The “Lost Cause” broadly constitutes the school of pop history in literature and film which portrays the Civil War primarily as a contest for the preservation of Southern culture. The antebellum South and the Confederate States are treated as a kind of golden age of chivalry, gentility, and agrarian values destroyed after a valiant struggle by the aggressive industrial power of the North. This will sometimes co-opt related but distinct themes like national tragedy and reconciliation into its narrative, but always conspicuous in its absence or subdual is the question of slavery. The inherent racism of these narratives, invested as they are in the historical rehabilitation of racist institutions, is sometimes comparatively benign (though no less insidious), such as in Gone With the Wind or the more recent Gods and Generals. At other times though it has been startlingly overt, as in the prototype of Lost Cause film, D. W. Griffith’s (in)famous Birth of a Nation. Now in recent years there has been some progress against this strain of thought, Glory and Confederate States of America being excellent examples, but they are fighting against over a century of ingrained Lost Cause mythology in our culture.

To say that even today discussion can be complicated when it comes to the Civil War would be a titanic understatement. It is difficult to reconcile bravery with an unjust movement, and given the strong ties of place and ancestry we still attach to the War no one wants to have been “in the wrong.” At the end of the day though ignoring painful truths does a greater disservice to memory than acknowledging and engaging with them. Lincoln, ALVH, and Django all attack the underpinnings of Lost Cause revisionism, whether it be through satire, the forced discussion of uncomfortable facts, or a combination of both. Their refusal to buy into our accepted legends is what lends these films uncommon merit as works of entertainment.

In Django Unchained this attack is probably the most self-conscious, due to director Quentin Tarrantino’s particularly cinematic sensibility. The plantation scenes use the soft focus and saturated color palette of “classic” filmmaking to evoke Gone With the Wind‘s idyllic presentation of the antebellum. It then brings that silver lens to bear on the sickening foundations of that vision and splatters the screen with the technicolor blood of its perpetrators. The hooded outlaws who attempt to lynch the protagonists parallel the “heroic” Klansmen in Birth of a Nation, and are portrayed in this as ruffian morons. The character of the genteel southern aristocrat is here the film’s moral nadir, a walking ethical vacuum and distillation of everything loathsome about Lost Cause mythology. By contrast the black protagonist, so often a passive role in Civil War narratives, is here a participatory agent of rare energy and complexity.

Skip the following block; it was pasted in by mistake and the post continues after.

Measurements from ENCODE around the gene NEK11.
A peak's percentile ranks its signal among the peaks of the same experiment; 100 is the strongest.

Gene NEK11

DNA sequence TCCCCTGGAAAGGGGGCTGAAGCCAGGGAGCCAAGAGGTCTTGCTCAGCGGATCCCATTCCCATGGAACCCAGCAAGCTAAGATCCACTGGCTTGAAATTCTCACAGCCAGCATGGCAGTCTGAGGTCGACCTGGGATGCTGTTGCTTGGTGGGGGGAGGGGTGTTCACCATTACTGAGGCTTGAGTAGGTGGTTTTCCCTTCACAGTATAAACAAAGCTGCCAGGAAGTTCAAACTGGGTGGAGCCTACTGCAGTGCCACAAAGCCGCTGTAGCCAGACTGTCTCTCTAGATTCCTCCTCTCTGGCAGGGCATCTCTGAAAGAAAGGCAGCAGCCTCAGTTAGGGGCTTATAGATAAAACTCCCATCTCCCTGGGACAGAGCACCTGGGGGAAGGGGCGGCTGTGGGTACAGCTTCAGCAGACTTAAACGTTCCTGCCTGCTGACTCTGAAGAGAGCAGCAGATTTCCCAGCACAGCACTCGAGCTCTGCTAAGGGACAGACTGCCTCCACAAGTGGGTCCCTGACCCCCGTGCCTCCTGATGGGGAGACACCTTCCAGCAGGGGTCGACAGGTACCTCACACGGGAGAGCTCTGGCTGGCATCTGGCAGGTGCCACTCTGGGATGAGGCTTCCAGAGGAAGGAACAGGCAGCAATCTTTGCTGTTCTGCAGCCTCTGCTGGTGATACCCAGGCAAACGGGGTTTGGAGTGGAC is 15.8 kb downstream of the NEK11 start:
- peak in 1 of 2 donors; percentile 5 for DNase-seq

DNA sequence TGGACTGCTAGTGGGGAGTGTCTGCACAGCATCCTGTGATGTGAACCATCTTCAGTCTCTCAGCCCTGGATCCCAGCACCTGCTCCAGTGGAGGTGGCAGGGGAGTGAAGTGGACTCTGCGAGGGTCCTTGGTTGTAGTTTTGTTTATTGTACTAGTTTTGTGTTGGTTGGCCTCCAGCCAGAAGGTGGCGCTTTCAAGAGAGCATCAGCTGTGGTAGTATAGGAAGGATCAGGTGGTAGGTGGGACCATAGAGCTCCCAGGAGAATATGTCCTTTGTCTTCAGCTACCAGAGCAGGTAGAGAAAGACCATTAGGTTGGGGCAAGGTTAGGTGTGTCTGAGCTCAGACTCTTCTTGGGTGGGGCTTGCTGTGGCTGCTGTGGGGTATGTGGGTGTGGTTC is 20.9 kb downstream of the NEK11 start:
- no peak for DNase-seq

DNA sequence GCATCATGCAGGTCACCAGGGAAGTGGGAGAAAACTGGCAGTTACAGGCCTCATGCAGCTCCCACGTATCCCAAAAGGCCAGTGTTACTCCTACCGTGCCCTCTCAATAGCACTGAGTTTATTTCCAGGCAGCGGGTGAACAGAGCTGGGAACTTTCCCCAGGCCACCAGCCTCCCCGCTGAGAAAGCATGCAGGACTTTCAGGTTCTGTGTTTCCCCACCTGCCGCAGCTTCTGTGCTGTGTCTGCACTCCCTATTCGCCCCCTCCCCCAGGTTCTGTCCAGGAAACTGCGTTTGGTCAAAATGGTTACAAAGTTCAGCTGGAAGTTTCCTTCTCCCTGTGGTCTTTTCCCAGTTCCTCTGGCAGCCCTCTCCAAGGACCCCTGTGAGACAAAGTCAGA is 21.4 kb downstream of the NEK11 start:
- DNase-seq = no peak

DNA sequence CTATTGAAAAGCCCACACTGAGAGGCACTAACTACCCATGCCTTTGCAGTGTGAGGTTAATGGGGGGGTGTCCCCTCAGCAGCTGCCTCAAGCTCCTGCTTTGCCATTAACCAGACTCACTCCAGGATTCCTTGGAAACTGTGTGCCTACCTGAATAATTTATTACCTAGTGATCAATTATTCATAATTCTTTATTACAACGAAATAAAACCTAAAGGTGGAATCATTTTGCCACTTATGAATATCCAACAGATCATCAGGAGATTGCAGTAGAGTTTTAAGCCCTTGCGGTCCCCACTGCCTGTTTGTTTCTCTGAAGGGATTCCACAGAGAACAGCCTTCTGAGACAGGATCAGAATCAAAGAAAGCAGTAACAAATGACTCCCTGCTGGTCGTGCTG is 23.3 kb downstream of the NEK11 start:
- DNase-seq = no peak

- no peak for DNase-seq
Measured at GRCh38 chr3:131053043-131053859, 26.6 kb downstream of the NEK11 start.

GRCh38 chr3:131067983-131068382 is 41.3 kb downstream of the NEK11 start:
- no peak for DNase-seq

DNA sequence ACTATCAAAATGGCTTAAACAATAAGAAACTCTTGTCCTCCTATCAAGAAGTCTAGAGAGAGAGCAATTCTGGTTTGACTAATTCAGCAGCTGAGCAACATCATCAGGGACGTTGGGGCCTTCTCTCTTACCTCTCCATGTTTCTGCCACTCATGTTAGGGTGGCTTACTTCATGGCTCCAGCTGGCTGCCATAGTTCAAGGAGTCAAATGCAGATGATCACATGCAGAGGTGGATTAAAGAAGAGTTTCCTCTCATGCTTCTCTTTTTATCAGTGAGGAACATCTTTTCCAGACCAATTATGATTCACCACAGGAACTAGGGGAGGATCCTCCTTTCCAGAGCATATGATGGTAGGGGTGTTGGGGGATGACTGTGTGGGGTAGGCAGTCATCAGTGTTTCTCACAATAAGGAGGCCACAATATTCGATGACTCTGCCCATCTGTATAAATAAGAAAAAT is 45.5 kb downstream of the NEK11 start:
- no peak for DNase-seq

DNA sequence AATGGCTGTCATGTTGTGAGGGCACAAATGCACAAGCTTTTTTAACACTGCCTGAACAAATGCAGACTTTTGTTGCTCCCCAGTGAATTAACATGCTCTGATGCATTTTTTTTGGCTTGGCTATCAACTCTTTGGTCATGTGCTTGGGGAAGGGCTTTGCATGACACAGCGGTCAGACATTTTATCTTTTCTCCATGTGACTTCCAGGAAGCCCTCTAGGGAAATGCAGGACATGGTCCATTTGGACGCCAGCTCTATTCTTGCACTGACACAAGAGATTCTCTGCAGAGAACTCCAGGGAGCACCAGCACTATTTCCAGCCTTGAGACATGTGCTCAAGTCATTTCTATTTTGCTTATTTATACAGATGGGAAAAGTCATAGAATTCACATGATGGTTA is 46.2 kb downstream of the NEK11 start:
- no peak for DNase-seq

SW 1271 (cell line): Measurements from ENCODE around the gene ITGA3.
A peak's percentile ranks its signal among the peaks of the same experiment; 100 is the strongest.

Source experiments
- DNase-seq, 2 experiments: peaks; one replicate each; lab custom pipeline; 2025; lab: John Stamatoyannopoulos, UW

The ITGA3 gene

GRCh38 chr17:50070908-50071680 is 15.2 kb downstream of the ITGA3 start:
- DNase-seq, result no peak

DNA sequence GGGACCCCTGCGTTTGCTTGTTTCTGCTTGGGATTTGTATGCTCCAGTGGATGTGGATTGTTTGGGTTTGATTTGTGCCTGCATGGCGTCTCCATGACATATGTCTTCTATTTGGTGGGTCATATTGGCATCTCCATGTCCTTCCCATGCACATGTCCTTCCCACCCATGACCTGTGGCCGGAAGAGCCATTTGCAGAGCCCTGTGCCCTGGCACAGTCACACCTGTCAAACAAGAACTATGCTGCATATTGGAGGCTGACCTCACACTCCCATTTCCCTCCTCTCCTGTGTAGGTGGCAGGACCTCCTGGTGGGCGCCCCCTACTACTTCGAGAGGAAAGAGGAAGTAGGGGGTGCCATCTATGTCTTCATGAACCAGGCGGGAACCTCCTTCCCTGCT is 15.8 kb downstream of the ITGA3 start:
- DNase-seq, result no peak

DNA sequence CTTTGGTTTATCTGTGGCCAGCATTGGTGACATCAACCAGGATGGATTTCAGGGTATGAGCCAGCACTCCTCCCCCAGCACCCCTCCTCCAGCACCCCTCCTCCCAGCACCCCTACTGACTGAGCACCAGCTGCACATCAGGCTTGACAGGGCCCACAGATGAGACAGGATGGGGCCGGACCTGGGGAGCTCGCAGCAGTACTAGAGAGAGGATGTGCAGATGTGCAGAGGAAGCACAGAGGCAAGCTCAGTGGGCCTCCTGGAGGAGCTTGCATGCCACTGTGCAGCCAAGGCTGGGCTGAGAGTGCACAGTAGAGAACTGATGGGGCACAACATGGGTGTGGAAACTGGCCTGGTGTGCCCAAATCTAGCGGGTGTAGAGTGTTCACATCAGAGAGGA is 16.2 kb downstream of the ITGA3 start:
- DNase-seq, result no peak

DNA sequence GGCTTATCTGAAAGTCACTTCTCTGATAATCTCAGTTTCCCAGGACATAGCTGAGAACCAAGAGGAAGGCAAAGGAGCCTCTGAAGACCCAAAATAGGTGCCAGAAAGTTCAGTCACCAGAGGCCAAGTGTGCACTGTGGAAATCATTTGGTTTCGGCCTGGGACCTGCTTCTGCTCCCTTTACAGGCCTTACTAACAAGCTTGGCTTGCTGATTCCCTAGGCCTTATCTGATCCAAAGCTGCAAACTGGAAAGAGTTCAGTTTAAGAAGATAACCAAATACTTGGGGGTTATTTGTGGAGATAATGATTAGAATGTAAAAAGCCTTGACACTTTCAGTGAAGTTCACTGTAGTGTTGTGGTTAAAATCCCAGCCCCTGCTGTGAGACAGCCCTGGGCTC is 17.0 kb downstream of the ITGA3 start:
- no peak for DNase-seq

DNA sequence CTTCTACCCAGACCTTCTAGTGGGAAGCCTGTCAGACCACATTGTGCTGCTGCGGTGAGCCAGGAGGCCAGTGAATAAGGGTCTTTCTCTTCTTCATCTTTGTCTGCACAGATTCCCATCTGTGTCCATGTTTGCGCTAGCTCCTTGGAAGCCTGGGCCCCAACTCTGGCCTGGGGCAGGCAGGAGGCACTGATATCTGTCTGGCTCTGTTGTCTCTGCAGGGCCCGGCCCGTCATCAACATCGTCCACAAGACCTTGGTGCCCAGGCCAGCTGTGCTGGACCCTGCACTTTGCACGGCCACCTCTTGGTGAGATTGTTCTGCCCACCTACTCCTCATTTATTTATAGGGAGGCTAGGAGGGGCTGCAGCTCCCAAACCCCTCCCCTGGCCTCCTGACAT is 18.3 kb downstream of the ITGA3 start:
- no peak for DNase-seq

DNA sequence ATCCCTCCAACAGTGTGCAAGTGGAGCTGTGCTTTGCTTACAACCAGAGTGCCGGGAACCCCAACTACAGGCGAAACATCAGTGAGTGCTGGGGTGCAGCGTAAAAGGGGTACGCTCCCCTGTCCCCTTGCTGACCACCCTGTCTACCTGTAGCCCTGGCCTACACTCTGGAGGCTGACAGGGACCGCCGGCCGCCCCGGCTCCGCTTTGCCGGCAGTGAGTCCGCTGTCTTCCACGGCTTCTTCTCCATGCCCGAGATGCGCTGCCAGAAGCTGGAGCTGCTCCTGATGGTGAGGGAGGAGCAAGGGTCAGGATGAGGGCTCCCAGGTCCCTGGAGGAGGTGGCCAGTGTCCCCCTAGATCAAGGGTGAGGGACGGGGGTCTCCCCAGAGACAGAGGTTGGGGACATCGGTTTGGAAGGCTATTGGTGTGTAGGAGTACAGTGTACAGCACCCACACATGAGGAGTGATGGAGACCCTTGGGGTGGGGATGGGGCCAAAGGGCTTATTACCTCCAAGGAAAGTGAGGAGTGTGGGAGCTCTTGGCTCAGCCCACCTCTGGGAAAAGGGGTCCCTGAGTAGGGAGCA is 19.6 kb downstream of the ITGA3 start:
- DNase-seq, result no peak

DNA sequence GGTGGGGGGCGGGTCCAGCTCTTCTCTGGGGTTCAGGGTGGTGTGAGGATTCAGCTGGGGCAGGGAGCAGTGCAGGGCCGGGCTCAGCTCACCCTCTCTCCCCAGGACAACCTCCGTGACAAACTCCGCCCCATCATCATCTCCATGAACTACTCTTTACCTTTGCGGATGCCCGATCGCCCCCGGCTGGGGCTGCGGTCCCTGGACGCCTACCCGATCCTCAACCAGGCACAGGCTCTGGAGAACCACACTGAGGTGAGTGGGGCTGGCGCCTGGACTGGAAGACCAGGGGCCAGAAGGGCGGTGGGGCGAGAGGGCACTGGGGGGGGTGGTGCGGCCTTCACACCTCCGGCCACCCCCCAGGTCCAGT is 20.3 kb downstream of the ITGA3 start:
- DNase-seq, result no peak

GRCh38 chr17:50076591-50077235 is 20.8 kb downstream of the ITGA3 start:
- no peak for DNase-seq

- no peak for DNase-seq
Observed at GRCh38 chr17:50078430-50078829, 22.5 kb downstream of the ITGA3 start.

vampire hunter

Abraham Lincoln Vampire Hunter is less self-aware in its mission, but it gets the job done. It’s preferred method of subversion is satire. Here the heroes of Lost Cause culture are cast as literal parasites, sucking the blood from the their black slaves to sustain their decadent old world lifestyles. Its a pretty blunt metaphor, but it drives the point home. Such a stark reflection in the form of insensate, supernatural evil calls into the question the supposed righteousness of the Lost Cause, albeit perhaps not as effectively as Django, which lets the horror of slavery stand on its own mortal basis. Turning Abraham Lincoln into an axe-wielding avenger of inhuman injustice is an appropriate call for our greatest president, though it does flirt with the aforementioned trap of making black characters passive agents in a story that is really about them.

Stephen Spielberg’s Lincoln on the other hand takes the most down to earth approach to deconstructing and defeating the Lost Cause. While the least “action packed” of the three, it is probably the most heartfelt. The film’s title is appropriate in that Lincoln is the central protagonist, but its not really the biopic you might expect. Rather than act as a filmic telling of Lincoln’s life or a war film, it chooses to center on the constitutional elimination of slavery. This brings the story back around to the singularly important issue that the Lost Cause is determined to ignore: the abolition of human bondage and the removal of its stain from the American promise. This is not to say the issue is portrayed without nuance or complexity, but its moral casting is unambiguous and sets itself up to take on all challengers.